In March 1971, singer-songwriter Marc Bolan appeared on Top of the Pops to promote T. Rex’s second single Hot Love, as shown below. His stylist, Chelita Secunda, had suggested he wear glitter under his eyes, and it was this appearance that spearheaded the glam rock movement and gave Bolan the stardom he had strived for. Forget ‘Mungo-mania’ – ‘T. Rextasy’ was the first true pop phenomenon in the UK since ‘Beatlemania’. Pop was rejuvenated.
Bolan was born Mark Feld on 30 September 1947. He was raised in Stoke Newington, East London until the Felds moved to Wimbledon in southwest London when he was a young boy. Around this time he, like so many of his contemporaries, fell in love with rock’n’roll, particularly stars like Chuck Berry and Eddie Cochran. He was only nine when he was given his first guitar and he formed a skiffle band, and soon after he was playing guitar for Susie and the Hula Hoops, whose singer was 12-year-old Helen Shapiro, who would have two number 1s in 1961 with You Don’t Know and Walkin’ Back to Happiness.
Feld was expelled from school at 15 and around this time became known as ‘The Face’ due to his good looks. He joined a modelling agency and appeared in catalogues for Littlewoods and John Temple wearing Mod getup just as The Beatles were first making waves.
In 1964 Feld made his first known recording, All at Once, in which he aped Cliff Richard. Next, he changed his name to Toby Tyler when he became interested in the music of Bob Dylan, and he began to dress like him too. His first acetate was a cover of Blowin’ in the Wind.
The following year, he signed with Decca Records and changed his name to Marc Bowland, before his label suggested Marc Bolan. First single, The Wizard, featured Jimmy Page and backing vocalists The Ladybirds, who later collaborated with Benny Hill. None of his solo singles, in which he adopted a US folk sound, made any impact.
Simon Napier-Bell, manager of The Yardbirds and John’s Children, a struggling psychedelic rock act, first met Bolan in 1966 when he showed up at his house with a guitar, proclaiming that he was going to be a big star and wanted Napier-Bell to work with him. Bolan was nearly placed in The Yardbirds but was placed in John’s Children as guitarist and songwriter in March 1967 instead. The group were outrageous, and Bolan proved to be a good fit, writing the single Desdemona, which was banned by the BBC for the lyric ‘lift up your skirt and fly’. Only a month later, they toured as support for The Who but were soon given their marching orders for upstaging the headliners (Bolan would whip his guitar with a chain). John’s Children also performed at The 14-Hour Technicolour Dream at Alexander Palace that month. Yet by June Bolan had left the group after falling out with his manager over their unreleased single A Midsummer Night’s Scene.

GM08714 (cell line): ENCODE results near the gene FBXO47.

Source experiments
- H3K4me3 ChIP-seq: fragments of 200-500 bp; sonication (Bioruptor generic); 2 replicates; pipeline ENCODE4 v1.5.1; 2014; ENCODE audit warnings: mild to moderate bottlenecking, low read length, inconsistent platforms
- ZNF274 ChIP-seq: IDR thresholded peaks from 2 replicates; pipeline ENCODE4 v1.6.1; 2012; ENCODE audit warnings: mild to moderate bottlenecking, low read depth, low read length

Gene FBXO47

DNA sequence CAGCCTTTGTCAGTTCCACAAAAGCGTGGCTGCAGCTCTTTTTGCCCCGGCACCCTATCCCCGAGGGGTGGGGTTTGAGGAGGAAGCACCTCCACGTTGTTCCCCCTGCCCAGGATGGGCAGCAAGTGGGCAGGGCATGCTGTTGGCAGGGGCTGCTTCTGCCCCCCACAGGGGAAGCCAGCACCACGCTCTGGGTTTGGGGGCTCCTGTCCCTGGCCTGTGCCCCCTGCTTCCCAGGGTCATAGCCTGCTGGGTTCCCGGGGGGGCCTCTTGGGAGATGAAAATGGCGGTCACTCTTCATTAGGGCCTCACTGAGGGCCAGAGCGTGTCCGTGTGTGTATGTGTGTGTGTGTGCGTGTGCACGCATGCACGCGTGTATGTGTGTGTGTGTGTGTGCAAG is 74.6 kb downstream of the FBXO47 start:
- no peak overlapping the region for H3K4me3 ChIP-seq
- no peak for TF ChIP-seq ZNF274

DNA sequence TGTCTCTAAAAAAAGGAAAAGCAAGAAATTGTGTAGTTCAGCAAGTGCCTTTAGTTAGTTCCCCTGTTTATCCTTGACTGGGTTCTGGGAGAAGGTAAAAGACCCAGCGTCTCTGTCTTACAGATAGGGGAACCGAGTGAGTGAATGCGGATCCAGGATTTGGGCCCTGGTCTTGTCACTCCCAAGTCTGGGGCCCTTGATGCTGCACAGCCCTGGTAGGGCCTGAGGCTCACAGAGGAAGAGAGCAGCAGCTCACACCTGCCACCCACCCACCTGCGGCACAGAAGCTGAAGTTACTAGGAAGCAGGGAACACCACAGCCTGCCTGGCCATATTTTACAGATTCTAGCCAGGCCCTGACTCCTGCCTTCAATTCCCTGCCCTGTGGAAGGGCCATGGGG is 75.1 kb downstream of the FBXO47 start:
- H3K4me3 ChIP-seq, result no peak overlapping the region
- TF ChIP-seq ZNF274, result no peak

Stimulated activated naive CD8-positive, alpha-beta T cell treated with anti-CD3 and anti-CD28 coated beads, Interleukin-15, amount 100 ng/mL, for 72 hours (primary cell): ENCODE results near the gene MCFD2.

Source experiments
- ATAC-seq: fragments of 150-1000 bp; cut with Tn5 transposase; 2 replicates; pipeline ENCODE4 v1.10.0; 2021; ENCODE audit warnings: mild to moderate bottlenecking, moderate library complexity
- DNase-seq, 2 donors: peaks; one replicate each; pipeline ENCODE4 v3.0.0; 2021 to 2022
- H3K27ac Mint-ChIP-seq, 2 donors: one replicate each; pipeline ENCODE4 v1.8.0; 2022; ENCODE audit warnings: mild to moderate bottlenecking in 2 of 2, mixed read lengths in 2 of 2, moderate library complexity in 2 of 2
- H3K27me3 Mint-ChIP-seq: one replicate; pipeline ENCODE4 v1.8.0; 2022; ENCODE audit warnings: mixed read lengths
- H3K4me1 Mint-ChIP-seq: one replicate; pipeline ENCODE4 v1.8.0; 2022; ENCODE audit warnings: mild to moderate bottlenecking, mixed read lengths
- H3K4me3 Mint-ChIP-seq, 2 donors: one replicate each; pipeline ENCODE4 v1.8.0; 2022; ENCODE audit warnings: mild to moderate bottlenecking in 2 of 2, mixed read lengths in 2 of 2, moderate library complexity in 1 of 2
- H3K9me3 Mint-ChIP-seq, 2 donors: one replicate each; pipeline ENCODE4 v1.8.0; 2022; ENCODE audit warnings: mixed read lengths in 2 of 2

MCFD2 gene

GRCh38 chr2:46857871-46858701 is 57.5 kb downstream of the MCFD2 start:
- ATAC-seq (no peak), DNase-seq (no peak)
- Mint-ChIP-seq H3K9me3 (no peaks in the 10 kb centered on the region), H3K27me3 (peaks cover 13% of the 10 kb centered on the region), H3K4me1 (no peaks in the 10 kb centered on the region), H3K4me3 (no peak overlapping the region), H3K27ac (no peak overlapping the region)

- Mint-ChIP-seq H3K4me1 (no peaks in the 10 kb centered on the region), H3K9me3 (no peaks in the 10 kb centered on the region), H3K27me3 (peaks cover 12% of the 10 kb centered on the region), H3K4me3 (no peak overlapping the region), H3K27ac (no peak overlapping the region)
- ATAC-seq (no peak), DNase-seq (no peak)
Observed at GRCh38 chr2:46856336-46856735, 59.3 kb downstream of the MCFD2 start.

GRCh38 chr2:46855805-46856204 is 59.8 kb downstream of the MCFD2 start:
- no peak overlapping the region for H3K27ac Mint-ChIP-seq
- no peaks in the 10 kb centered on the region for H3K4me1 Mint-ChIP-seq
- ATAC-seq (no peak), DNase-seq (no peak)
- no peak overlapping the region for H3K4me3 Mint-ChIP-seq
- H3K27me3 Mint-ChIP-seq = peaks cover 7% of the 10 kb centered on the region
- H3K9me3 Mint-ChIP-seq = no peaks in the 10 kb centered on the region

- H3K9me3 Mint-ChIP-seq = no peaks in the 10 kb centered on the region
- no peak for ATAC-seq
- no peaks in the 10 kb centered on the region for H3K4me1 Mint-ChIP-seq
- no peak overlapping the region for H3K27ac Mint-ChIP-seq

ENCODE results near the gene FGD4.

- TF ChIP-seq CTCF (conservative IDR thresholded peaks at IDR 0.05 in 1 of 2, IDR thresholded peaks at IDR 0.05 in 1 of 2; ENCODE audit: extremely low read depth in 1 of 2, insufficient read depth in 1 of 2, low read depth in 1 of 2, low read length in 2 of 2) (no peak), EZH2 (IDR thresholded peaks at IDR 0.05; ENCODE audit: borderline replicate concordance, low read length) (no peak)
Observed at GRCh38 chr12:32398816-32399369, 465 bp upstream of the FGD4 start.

Bolan formed his own group, Tyrannosaurus Rex, and after one rushed, disastrous gig, he pared the band down to just himself and their drummer, Steve Peregrin Took, who would play percussion and occasional bass alongside Bolan and his acoustic guitar. For the next few years, Tyrannosaurus Rex amassed a cult following, with Radio 1 DJ John Peel among their biggest fans. Bolan’s fey, whimsical warbling could get a bit much at times, and I speak as a lover of 60s psychedelia, but the signs of a very talented singer-songwriter are there right from their debut single Debora and first album, the brilliantly titled My People Were Fair and Had Sky in Their Hair… But Now They’re Content to Wear Stars on Their Brows (1968), produced by Tony Visconti. Peel even read short stories by Bolan on their albums.
This was the last album to feature Took, who had been growing apart from Bolan, who was working on a book of poetry called The Warlock of Love. Bolan’s ego didn’t take kindly to the thought of Took contributing to songwriting, so he replaced him with Mickey Finn for fourth album Beard of Stars, released in March 1970. David Bowie’s follow-up to Space Oddity, The Prettiest Star also came out that month, with Bolan on guitar. The single tanked.
As the new decade dawned, Bolan was outgrowing Tyrannosaurus Rex, and was simplifying his songwriting while reintroducing an electric band setup to the mix. Visconti had been abbreviating the band’s name to T. Rex for a while on recording tapes, and while Bolan didn’t appreciate it at first, he decided to adopt the name to represent the next stage of development.
While preparing to release their first material in their new incarnation, Bolan replaced The Kinks as headlining act at the Pilton Festival at Worthy Farm, the day after Jimi Hendrix died on 19 September. 50 years on, it’s known as Glastonbury Festival, the king of the UK festival scene.
T. Rex released their first single, Ride a White Swan in October. This, simple, catchy layered guitar track caught on, and finally Bolan had a hit on his hands, narrowly missing out on the number 1 spot due to Clive Dunn’s Grandad in January 1971. T. Rex’s eponymous debut also went top 10 in the album charts. Bolan was now famous, but he needed to capitalise and go one better to avoid being a one-hit wonder.